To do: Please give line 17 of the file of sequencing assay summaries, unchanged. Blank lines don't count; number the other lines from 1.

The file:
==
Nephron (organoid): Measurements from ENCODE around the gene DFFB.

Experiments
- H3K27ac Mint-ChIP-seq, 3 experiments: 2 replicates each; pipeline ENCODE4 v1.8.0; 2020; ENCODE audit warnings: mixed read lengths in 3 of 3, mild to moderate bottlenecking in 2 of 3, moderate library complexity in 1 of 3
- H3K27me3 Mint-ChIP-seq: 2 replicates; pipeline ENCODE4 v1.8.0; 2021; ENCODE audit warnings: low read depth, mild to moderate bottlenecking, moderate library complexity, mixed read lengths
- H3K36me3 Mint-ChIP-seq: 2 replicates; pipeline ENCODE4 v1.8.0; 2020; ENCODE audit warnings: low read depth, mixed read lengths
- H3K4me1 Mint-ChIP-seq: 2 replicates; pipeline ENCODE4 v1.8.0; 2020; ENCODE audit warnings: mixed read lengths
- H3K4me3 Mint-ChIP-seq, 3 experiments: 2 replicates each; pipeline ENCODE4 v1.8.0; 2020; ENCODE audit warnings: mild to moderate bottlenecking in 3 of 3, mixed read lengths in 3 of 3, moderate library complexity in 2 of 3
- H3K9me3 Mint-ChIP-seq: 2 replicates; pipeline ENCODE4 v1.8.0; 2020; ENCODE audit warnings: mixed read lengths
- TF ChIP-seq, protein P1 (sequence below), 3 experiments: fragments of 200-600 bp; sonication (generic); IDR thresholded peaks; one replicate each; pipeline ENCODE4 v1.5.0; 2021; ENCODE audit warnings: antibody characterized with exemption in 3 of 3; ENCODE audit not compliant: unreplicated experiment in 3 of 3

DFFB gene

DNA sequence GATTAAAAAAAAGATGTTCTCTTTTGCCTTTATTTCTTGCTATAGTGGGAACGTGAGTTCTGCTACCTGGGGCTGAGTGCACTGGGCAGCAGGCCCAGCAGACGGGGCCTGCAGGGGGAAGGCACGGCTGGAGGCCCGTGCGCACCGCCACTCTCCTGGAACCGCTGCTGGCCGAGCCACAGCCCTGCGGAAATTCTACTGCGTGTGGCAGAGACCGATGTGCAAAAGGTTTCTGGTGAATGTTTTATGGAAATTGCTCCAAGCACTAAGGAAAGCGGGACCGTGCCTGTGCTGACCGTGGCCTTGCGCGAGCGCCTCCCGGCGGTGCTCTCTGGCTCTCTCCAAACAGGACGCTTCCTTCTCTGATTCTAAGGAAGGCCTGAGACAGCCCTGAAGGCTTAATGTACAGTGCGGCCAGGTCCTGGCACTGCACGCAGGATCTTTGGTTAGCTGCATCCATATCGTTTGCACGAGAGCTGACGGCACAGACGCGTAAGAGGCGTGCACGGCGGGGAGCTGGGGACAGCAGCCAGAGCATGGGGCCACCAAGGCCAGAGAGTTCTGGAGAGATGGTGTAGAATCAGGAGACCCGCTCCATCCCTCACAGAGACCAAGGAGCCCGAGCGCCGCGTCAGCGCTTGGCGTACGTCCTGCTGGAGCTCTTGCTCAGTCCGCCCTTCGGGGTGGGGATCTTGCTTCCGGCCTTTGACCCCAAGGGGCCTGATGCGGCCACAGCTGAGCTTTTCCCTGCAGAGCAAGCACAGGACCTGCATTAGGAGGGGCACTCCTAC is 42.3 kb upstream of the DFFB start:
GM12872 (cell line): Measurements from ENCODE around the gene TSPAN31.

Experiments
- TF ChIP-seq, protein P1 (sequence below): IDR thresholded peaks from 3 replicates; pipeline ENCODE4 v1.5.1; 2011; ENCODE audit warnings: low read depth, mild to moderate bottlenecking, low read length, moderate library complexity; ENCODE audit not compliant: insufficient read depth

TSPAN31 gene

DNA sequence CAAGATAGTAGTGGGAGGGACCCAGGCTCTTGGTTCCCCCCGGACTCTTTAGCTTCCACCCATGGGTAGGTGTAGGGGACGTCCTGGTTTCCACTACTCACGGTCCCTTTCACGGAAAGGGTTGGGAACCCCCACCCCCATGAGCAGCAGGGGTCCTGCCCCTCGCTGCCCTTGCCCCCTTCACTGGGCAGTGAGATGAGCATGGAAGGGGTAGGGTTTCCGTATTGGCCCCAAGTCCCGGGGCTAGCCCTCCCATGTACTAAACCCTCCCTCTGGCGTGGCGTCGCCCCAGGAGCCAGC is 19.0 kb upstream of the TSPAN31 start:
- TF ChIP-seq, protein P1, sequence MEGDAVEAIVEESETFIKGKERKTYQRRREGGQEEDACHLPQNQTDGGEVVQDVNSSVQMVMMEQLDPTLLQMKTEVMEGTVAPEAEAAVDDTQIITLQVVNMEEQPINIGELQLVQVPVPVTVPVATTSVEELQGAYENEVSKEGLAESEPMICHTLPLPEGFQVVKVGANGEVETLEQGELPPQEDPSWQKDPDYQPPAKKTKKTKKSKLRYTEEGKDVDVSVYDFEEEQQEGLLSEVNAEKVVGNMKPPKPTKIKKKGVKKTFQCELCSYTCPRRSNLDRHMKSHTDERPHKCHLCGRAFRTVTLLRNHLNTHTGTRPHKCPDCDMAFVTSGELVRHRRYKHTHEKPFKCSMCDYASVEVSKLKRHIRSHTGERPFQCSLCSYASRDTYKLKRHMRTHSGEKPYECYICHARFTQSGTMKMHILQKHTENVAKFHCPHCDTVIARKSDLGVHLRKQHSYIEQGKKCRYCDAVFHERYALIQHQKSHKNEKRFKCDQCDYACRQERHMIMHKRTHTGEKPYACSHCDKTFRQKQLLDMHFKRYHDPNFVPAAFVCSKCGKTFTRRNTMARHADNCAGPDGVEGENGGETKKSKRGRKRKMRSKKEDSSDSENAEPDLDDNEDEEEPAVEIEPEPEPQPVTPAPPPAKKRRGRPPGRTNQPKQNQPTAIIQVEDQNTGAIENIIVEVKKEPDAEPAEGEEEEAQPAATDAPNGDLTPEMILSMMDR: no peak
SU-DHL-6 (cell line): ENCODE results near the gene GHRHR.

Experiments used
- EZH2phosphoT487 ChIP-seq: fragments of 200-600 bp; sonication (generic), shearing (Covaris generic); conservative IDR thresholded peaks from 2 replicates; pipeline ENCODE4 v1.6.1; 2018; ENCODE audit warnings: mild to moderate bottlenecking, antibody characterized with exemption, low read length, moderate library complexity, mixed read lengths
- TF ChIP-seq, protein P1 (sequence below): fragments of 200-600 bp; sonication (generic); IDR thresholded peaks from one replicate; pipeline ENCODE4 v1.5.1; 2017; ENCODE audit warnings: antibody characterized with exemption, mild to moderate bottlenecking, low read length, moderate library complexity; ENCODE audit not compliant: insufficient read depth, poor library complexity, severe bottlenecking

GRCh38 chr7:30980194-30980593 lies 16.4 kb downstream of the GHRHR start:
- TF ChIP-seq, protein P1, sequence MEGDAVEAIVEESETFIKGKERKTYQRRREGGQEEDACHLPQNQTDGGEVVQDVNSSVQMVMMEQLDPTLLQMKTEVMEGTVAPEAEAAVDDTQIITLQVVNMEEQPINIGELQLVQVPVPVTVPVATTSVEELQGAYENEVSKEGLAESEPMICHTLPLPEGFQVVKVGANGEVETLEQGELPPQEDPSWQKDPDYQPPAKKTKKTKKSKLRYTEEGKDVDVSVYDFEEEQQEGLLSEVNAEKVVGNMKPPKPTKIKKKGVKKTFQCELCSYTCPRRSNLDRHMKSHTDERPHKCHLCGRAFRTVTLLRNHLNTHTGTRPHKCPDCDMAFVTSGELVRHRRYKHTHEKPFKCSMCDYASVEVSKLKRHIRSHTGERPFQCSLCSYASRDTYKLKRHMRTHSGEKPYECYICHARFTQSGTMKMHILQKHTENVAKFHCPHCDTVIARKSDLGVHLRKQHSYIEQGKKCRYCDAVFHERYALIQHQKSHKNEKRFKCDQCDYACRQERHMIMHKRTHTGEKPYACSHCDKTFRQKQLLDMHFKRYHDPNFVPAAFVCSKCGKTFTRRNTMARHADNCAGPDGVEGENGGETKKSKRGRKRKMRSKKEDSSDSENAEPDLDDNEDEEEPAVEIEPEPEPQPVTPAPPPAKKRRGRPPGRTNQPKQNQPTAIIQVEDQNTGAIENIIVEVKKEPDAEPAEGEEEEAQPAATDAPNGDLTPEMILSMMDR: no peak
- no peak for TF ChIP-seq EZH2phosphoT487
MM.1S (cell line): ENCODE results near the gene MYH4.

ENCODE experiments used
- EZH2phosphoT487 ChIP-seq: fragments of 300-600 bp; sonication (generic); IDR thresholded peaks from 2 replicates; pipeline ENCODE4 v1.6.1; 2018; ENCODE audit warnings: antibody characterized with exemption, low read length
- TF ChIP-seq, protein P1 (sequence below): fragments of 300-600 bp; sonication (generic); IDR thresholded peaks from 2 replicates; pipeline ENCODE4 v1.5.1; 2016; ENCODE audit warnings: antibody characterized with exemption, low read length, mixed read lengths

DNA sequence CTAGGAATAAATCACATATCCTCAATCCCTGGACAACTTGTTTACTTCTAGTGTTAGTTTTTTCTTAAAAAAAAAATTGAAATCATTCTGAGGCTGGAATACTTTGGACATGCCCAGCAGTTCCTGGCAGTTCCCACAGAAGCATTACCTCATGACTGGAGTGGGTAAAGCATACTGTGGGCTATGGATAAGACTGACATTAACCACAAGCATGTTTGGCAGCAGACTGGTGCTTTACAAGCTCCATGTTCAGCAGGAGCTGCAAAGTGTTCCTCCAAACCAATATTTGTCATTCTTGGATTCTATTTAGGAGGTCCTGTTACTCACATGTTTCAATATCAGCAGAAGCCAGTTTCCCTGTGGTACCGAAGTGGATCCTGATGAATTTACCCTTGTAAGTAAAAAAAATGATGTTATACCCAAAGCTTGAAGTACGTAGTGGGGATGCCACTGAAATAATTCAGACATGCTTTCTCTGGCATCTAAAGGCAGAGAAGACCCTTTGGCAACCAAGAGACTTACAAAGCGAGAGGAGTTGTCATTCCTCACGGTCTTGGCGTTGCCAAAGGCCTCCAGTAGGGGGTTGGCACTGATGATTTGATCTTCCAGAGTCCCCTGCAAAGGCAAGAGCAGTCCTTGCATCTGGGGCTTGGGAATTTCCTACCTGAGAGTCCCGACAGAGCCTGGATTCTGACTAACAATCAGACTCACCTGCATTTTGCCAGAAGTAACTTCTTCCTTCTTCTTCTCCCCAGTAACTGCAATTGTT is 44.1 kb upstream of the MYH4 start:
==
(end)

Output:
- TF ChIP-seq, protein P1, sequence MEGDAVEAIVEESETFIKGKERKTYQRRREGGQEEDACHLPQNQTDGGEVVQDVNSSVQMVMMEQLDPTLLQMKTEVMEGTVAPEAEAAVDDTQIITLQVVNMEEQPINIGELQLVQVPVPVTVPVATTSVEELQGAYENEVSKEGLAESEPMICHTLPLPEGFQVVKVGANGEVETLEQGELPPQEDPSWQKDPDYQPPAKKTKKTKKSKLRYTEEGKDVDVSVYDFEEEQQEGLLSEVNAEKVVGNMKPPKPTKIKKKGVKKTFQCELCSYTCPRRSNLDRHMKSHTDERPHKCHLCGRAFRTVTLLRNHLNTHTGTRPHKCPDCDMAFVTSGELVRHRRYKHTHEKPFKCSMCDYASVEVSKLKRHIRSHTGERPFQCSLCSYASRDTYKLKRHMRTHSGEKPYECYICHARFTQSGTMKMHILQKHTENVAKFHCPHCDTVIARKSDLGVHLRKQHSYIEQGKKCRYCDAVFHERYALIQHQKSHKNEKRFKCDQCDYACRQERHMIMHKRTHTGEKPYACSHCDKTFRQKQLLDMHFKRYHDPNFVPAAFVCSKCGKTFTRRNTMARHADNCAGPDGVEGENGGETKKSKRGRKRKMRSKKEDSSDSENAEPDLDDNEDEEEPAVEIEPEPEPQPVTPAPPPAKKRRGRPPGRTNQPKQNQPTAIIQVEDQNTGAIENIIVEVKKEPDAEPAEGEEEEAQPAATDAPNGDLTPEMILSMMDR: no peak